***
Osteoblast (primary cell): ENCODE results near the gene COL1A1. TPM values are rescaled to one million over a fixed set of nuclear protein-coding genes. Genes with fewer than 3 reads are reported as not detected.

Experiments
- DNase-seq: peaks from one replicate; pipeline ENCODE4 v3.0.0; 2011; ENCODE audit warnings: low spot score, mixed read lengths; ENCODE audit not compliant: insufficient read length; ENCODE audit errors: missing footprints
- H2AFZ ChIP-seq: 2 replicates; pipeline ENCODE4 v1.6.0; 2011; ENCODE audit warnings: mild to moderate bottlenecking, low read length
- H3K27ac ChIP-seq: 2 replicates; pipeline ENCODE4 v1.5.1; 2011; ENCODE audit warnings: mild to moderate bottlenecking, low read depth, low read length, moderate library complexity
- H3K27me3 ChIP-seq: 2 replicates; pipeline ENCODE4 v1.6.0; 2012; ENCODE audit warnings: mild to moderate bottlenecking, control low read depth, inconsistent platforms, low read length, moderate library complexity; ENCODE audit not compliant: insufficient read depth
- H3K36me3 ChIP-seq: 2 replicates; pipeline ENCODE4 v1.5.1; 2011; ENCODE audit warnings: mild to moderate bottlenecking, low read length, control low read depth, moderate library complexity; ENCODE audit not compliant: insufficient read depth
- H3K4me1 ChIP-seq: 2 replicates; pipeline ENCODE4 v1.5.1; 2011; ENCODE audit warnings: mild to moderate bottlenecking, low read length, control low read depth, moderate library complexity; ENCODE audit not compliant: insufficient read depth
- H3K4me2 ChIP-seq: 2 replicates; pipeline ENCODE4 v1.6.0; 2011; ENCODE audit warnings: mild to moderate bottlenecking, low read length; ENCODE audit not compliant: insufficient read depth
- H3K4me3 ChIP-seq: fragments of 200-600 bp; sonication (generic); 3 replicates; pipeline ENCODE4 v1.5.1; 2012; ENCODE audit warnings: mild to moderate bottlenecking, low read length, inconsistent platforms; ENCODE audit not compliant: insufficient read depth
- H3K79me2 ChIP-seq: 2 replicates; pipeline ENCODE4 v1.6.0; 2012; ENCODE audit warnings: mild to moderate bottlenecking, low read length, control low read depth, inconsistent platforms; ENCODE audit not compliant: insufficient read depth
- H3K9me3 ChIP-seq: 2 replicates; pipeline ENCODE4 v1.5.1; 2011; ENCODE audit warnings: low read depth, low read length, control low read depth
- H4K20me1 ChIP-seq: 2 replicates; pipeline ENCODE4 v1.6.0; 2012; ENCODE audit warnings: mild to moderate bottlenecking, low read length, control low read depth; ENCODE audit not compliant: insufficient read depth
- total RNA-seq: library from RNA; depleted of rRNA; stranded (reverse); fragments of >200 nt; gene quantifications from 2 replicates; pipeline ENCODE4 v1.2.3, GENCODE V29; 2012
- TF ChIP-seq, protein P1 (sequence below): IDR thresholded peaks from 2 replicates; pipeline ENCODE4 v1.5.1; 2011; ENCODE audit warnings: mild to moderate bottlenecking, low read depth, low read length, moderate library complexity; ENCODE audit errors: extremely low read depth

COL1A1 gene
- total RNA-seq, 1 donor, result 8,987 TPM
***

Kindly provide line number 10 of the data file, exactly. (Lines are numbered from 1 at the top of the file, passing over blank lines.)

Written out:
- H3K4me3 ChIP-seq: fragments of 200-600 bp; sonication (generic); 3 replicates; pipeline ENCODE4 v1.5.1; 2012; ENCODE audit warnings: mild to moderate bottlenecking, low read length, inconsistent platforms; ENCODE audit not compliant: insufficient read depth